dSsur = (dqsur, rev)/ T = dqsur / T              (eq. 3)

In chapter 2, it was established that internal energy change q is a state function. Since it is a state function the path taken to undergo a change is not important, only the current condition or "state" of the change is considered. For this reason, it does not matter what direction the heat of the system proceeds (forward or reverse) therefore equation 3 can be simplified to dqsur/T. Equation 3 can be simplified further because chapter 2 also established that the temperature of the surrounding is constant despite heat exchange with the system. For this reason

Ssur = qsur/T                                        (eq. 4)

because there are no changes in the enthalpy of the surroundings.

In an Adiabatic system, the change in qsur is 0 by definition because adiabatic systems are isolated from the surrounding. For this reason:

Ssur = 0                                               (eq. 5 only in adiabatic change)

III.                           Molecular Aspect of a System

Each phase of a compound contains differing amounts of energy. The instructor gives an example of a glass of ice water. The energy in the molecules of the ice is at a lower energy state than the molecules of the water. This is demonstrated in figure 3.4 of the text (fig 9) The Boltzmann Distribution

Graph (a) in Figure 9 represents the energy distribution of the molecules in ice whereas graph (b) shows the distribution for water. Keep in mind that it is not possible to account for the individual states of energy of each molecule at one instant. For this reason the energy of the population, or the molecules of the entire system, is averaged. so

Based on this figure, it could also be said that increasing the energy in a system in which the population already occupies higher energy levels will not lead to a drastic total change in comparison to increasing the energy through of a system with a population at a lower energy level s. After all, systems with lower energy have more access to higher energy levels than systems that already occupy those levels.

It was previously established that the surroundings of a system are a reservoir of energy (Ch. 2 of Atkins) and for this reason the surroundings remain at a constant state despite changes made in the system. This is demonstrated in the example of an ice cube melting in an environment at room temperature.

Ice Melting:

Ssyst = q/273K

This equation represents changes made in the ice cube.

This value will be much greater than changes made in the surroundings:

Ssurr = -q/298K

Side note: the sign of the entropy in this equation is negative to indicate

that heat is flowing from the warmer surroundings into the colder system.

Now to calculate the total change in entropy, we find the difference between the change in energy of the system and the change in energy of the surroundings:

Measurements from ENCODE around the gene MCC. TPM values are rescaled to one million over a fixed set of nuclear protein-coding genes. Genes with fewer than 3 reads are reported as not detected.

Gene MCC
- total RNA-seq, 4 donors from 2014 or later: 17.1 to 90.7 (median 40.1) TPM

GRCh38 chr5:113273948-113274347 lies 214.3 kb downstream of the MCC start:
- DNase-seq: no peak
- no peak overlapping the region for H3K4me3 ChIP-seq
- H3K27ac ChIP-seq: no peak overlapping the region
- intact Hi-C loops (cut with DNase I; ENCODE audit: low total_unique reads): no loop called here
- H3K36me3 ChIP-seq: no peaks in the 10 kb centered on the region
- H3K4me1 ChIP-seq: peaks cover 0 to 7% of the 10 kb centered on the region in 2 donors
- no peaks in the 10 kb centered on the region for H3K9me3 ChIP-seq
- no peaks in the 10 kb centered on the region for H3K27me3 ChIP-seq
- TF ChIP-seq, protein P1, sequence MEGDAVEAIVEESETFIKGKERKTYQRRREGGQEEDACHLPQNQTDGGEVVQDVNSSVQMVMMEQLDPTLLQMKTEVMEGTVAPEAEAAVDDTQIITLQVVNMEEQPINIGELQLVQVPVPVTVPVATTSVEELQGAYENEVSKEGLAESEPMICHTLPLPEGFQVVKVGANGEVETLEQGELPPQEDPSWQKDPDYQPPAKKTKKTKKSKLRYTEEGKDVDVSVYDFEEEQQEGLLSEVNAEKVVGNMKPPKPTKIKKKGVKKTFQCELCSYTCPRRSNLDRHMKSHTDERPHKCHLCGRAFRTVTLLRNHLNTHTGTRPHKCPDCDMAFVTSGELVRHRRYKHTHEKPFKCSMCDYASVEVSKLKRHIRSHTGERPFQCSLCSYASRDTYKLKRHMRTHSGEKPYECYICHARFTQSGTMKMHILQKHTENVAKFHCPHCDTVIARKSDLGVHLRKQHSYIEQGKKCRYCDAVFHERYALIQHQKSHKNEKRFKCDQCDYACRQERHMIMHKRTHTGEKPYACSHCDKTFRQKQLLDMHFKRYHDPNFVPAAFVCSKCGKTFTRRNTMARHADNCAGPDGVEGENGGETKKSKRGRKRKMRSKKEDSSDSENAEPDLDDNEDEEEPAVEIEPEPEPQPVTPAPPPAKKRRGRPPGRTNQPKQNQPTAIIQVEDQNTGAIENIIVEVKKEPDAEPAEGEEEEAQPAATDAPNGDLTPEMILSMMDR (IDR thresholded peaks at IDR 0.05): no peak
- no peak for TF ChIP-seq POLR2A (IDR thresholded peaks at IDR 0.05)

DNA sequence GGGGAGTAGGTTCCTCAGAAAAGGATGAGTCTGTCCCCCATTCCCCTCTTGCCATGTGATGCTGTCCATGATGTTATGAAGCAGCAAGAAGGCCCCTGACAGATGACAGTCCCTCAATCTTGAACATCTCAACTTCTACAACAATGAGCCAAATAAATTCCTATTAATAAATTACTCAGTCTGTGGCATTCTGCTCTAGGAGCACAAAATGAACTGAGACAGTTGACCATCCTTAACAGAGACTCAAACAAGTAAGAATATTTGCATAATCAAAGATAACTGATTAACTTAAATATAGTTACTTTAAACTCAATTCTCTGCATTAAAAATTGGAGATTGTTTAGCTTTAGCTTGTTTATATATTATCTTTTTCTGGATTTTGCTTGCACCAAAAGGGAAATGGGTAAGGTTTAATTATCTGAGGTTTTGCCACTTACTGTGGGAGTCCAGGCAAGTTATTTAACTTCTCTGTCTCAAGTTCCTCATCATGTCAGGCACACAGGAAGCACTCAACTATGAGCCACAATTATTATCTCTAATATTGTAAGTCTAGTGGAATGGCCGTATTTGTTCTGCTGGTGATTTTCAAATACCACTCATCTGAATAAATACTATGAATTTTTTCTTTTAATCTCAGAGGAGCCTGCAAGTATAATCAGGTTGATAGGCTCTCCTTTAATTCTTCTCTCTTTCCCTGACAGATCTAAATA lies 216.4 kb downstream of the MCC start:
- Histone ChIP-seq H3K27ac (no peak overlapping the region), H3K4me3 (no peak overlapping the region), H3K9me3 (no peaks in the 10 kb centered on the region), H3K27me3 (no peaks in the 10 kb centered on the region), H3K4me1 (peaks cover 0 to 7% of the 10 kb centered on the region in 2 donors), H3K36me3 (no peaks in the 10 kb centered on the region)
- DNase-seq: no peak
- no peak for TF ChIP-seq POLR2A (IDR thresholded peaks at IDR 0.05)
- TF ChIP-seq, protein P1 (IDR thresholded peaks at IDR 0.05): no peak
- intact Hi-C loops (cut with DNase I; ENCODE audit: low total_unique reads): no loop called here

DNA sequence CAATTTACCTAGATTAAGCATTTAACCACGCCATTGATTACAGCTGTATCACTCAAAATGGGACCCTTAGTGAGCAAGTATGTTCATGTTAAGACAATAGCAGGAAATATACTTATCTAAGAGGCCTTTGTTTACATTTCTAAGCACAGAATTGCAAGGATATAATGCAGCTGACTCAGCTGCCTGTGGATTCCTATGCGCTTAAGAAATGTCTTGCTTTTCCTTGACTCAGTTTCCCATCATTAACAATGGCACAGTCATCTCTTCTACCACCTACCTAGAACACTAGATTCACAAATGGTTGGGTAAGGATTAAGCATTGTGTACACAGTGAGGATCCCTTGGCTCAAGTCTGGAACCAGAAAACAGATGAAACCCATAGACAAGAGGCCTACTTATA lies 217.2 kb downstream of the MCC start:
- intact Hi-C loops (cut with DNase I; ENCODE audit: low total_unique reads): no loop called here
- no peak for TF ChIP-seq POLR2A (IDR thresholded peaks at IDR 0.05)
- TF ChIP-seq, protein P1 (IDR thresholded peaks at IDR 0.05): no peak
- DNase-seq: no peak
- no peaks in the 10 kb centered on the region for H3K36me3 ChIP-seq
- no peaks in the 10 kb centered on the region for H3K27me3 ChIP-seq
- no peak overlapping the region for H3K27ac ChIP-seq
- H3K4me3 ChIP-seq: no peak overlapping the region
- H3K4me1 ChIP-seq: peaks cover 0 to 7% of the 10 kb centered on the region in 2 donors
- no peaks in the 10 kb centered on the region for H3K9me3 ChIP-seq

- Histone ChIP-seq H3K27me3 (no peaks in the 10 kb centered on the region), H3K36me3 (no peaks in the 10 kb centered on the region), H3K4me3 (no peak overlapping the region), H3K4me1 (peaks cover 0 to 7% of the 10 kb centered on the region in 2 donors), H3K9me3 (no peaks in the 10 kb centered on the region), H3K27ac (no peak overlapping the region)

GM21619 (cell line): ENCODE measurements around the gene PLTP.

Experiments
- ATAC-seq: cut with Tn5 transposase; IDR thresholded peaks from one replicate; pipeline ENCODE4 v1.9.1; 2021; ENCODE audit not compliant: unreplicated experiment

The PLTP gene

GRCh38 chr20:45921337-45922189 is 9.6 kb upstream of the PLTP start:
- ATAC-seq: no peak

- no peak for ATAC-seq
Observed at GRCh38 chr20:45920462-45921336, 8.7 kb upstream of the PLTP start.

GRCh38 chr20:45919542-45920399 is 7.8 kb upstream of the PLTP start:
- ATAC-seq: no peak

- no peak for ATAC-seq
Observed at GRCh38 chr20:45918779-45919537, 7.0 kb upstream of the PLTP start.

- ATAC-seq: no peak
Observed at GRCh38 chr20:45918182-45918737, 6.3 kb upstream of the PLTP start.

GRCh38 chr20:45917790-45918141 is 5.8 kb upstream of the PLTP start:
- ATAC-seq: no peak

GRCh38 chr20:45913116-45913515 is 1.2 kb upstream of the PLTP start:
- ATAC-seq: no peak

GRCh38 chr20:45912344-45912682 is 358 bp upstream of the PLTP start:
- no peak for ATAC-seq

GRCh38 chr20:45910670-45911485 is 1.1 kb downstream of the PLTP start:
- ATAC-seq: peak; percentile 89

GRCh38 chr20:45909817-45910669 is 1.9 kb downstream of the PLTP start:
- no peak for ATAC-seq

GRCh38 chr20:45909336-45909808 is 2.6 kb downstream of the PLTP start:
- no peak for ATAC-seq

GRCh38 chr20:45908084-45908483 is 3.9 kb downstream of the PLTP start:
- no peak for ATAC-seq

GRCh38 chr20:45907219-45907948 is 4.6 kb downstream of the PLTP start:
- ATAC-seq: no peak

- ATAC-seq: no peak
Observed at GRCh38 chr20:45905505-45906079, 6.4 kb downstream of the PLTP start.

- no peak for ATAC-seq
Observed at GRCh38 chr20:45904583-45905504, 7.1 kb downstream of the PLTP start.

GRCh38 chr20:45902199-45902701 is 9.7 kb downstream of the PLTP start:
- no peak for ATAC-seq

Stotal =  Ssys (-Ssurr )

Stotal =   Ssys +  Ssurr

Stotal > 0

Since the change in entropy of the system is much greater than the change in entropy of the surroundings (which remains relatively constant), the total change in entropy is still positive.

IV.                          Heat Engines Redefined

Recall the structure of an engine from Figure 8. In the type of engine depicted in figure 8, the heat that is put into a system is not completely converted to work. Since entropy is a state function that is independent of the path taken to bring the system to its current condition, this engine will have to be redesigned in such a way that the change between the initial and final states should be zero. Fig 10: The Thermodynamic Cycle in terms of state functions (eq. 6)

The contour integral symbol of Equation 6 (the integral symbol with the circle in the center) represents the fact that the final and initial states of the function are the same. Keep in mind, that this concept is just a description of entropy on paper, it is not actually possible in real life.

The cycle described in both figure 10 and in equation 6 is called the Carnot cyle which will be elaborated on in the

next section

--End of Hamna's Section--

-------------------------------------

Carlos Rodriguez

THE HEAT ENGINE Figure 11: The Heat Engine. A heat engine is a device that can convert heat energy to mechanical work. There are numerous thermodynamic cycles, and in the case of a heat engine the conversion of heat to work manifests from the exploitation of a temperature difference between and a hot source and a "cold sink."

In a heat engine the heat flows from the source (in this case a "hot" source), through some sort of working body, to the sink (in this case a "cold" sink); in such a process some of the heat is converted into work by exploiting the properties of a working substance such as a gas. Note that a heat engine  can be used to demonstrate that entropy is a state function; that the integral of dS around a closed  path is equal to zero serves as proof of this (eq. 7 below).  An integral of this nature assures that the initial and final states of the given thermodynamic cycle are equal (hence figure 10 above). eq. 7 (p. 82 Atkins)

THE CARNOT CYCLE